DRUM!: Do you guys still practice?

Batiste: On a keyboard.


DRUM!: Not on drums at all?

Batiste: I try to save my energy for the gigs. Man, I play with George Porter – you need all the energy you can get. [laughter]

Vidacovich: When [Porter] breaks those bass strings, you’ve got to fill that space!

Batiste: I gained the reputation of being the drummer that makes George Porter stand on his toes. I invented that. I push him. You can’t do that when you’re weak, man.

Herlin Riley

Herlin Riley

DRUM!: Stanton, you carry a practice drum set on the bus.

Moore: Yeah, I carry a little kit that I made. The bus drives overnight, and you wake up in the morning and you’ve got all day. I always keep drums set up at the house, too, so I’m always shedding. What I really like to do is get friends of mine over, have two kits, and then just shed, trading [tips]. I always try to find new things that I can take and incorporate into what I’m doing, to keep it fresh. Especially when I’m on the road, I’ve got a lot of time during the day, so I try to come up with new things.

Riley: I have a drum set at the house that stays set up all the time. Every now and then I’ll get the urge where I just want to go in and touch my drums, so I’ll go in and play a little now and then. But the thing is, as musicians, when you get to a certain level, when you hear stuff, it’s a form of practicing.

Vidacovich: The silent practices really never stop. I don’t ever stop silently practicing.

Riley: You hear things; an idea may come to you from the radio. You may be driving down the street and hear a train, then you start playing rhythms inside of that. Or driving in your car, you hear the windshield wipers.

Vidacovich: All the time. I have to turn them off, or get out. [laughter] I get in trouble with that.

Riley: You hear rhythms around you all the time, and if you act upon those things, it can open you up to so many different ideas. There’s all kinds of stuff going on all the time; if you stay open and stay in tune, things will come to you.

On the other side of that, the pieces that we do now [with the Lincoln Center Jazz Orchestra], I have to read a lot. Sometimes they’ll send me the music and a rehearsal tape. Or there may not be a tape, so I’m looking at the music. I may not sit down at the drums and practice it, but I’ll look at, and figure out what the rhythms are. That’s another form of practicing.

As a musician, as an artist, you never finish practicing. You don’t ever finish. It’s a living, breathing art form, and it’s ongoing, it’s constant. You never finish it.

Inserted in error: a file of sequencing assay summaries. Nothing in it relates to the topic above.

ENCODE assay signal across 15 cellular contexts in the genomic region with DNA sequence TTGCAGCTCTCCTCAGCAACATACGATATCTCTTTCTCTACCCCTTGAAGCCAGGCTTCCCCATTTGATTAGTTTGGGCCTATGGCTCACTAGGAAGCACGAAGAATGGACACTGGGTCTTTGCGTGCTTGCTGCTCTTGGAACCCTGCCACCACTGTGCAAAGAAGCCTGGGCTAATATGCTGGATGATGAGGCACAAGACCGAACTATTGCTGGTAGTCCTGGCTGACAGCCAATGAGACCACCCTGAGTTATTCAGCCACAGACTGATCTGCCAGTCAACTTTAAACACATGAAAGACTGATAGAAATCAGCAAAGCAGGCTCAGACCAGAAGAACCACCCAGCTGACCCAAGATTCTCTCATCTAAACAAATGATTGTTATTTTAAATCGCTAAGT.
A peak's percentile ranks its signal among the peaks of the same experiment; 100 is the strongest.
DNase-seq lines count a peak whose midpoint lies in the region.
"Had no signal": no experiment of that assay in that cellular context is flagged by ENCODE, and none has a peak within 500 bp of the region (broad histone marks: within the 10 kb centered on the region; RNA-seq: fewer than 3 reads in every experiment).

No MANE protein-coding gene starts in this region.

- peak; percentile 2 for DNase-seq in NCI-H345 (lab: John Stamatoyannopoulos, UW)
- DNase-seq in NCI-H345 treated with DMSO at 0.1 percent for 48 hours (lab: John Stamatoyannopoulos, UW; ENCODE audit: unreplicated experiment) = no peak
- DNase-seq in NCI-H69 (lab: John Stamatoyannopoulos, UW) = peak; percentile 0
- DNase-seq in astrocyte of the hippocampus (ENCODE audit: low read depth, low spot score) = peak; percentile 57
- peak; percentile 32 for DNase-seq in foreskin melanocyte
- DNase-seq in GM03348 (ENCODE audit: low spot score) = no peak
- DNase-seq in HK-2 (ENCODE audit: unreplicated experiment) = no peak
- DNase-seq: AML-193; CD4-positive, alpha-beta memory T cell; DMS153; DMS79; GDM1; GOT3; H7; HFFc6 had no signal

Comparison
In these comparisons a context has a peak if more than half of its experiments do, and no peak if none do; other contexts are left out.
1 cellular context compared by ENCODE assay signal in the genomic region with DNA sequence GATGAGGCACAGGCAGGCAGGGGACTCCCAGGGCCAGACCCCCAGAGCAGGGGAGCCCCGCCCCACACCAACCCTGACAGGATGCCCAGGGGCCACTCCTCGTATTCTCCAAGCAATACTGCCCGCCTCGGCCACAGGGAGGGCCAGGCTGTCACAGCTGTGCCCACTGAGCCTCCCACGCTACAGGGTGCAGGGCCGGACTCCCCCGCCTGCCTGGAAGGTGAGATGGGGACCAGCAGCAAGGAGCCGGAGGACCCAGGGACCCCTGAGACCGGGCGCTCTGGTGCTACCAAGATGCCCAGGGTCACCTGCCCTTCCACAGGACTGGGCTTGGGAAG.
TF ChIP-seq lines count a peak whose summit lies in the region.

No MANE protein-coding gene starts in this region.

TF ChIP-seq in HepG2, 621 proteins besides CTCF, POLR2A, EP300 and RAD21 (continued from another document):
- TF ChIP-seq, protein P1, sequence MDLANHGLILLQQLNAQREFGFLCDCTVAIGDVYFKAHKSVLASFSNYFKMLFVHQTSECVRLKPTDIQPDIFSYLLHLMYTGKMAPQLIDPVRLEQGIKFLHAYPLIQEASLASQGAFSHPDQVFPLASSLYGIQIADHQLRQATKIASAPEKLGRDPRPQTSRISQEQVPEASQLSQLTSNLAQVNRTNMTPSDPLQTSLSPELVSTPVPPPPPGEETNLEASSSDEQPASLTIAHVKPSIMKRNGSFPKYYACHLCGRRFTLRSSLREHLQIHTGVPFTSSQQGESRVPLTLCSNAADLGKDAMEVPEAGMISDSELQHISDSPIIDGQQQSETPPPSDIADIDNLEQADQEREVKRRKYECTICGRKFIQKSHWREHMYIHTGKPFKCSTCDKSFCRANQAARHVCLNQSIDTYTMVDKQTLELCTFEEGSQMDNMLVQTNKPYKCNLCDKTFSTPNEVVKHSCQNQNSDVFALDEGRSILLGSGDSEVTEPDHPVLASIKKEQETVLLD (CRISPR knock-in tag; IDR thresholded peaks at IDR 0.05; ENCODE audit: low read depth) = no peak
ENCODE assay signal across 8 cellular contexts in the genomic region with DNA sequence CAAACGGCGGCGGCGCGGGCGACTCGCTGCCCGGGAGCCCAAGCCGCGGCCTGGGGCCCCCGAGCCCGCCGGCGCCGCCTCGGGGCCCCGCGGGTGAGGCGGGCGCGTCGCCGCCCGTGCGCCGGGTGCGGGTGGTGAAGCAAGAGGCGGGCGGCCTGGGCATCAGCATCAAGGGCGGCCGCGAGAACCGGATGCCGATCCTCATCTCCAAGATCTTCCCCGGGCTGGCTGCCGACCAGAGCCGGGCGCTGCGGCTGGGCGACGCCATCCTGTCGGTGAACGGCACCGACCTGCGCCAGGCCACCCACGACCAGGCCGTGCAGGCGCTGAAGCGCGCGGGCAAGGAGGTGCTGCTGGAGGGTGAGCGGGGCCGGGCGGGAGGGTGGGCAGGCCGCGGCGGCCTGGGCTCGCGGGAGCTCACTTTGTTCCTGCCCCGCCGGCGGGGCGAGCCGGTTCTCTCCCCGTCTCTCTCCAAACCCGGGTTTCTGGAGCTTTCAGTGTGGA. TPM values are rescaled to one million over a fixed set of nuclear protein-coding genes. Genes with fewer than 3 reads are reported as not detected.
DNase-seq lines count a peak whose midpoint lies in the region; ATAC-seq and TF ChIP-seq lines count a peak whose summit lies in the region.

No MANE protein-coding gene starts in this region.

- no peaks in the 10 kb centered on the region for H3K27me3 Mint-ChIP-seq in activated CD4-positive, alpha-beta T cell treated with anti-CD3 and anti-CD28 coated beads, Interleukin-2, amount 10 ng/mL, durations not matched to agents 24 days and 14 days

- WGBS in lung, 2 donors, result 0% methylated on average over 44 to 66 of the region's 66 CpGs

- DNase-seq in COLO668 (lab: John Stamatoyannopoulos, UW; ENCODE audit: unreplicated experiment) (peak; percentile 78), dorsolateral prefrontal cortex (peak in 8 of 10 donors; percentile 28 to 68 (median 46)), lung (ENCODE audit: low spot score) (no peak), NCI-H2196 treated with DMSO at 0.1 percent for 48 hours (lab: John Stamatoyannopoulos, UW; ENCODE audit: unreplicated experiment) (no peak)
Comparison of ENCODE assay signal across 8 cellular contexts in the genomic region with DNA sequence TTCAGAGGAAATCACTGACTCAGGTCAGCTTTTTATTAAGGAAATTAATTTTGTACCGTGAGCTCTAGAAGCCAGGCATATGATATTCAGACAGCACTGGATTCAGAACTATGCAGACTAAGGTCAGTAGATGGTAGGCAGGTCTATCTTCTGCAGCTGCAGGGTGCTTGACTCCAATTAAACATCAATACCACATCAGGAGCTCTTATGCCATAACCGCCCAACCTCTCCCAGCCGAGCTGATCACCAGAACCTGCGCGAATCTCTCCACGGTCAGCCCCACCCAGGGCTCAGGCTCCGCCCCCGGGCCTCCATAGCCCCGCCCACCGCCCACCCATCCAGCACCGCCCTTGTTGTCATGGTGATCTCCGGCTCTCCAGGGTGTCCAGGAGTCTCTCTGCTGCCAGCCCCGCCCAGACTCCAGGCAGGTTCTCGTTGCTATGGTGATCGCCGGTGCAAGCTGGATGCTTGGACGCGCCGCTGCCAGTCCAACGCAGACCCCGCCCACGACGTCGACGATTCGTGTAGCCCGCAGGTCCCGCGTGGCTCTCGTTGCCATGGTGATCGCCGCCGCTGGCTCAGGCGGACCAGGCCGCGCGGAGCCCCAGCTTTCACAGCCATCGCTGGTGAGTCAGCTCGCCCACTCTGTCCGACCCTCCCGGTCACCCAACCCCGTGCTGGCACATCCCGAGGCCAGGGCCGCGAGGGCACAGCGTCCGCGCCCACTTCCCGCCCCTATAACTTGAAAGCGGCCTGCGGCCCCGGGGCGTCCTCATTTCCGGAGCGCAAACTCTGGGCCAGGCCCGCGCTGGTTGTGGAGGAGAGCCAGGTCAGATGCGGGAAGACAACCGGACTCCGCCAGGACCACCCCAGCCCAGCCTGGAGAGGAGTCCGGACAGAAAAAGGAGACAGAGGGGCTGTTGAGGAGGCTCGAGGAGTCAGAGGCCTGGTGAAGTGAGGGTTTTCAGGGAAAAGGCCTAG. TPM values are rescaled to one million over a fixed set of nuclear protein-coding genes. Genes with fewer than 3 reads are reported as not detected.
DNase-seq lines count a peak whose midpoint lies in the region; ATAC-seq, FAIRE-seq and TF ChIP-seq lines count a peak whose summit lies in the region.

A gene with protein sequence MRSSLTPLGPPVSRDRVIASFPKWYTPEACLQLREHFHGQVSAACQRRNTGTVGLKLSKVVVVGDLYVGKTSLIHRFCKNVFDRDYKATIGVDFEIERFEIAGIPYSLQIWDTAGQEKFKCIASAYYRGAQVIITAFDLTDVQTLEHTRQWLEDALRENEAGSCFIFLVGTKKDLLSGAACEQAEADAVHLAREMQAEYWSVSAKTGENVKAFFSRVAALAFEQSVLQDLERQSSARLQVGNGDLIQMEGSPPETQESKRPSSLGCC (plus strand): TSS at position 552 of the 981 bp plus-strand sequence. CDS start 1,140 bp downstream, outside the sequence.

Russell Batiste

Russell Batiste

DRUM!: There is no final answer. It’s an open-ended question.

Vidacovich: My own program is that, when I sit down, if I’m not practicing something specific that I have to learn, I try to touch the drums every day. I always have at least one or two sets set up, because I have students coming over occasionally. That means that when they come over, I play. On my own, if there are no students around, I try to at least touch the drums for five minutes or 20 minutes. Just touch them, have contact with them. If I don’t feel inspired, at least sometimes I’ll be passing through the room and sit down at the drums and look out the window and just play a straight beat with no fills. Just try to lock in the zone, get myself warm and the blood flowing, just stick with a beat for as many minutes as I can – seven, 10, whatever. Just get in with the tick-tock-ness of it all. Like Herlin says, from the bottom. Make sure that down/up thing is happening, that I can feel a dance downstairs, at least.

So I try to touch the drums every day. I can never get away from practicing. The biggest fear I have is that the day I die, I’ll be subdividing until Kingdom Come: one-and-a-two-and-a-three-and-a-four … [laughter] That’s hell for me: Subdividing ’til eternity.

Riley: I do want to add a footnote to practicing. When you’re practicing, you must always address things that you can’t do. That’s the key. When you do that, that’s when you have growth. If you sit at the drums or the piano or whatever instrument it is and you play the same thing that you’ve known how to do for a hundred years, there’s no growth in that. You’re just spinning your wheels.

Moore: One thing that I work on as far as practicing is to take something that you do know, but try to make it sound better. Work on your touch; try to play it softer than you’ve ever played it before. Some cats have such a beautiful touch on the instrument. You can always work on touch, you can always work on your time.

Riley: You can always polish.

Moore: That’s something that you can work on for the rest of your life.

Riley: That’s what practicing is. You’re doing something with a consciousness. You’re engaging with your instrument. If you’re not thinking about anything, if you don’t have a consciousness, you’re not really growing. In order to really grow, you have to be conscious of trying to achieve something.

Moore: Like what Herlin said earlier, there are things that you hear. You don’t necessarily have to sit down at the drums. I’m always pushing myself to find music that I haven’t heard before, like listening to Brazilian music, listening to Indian music.

Vidacovich: That never ends. There is no end. And there is no end to the possibilities of what you can do with this.

Moore: And even if you did know it all, then you could practice your tabla.

Vidacovich: To eternity.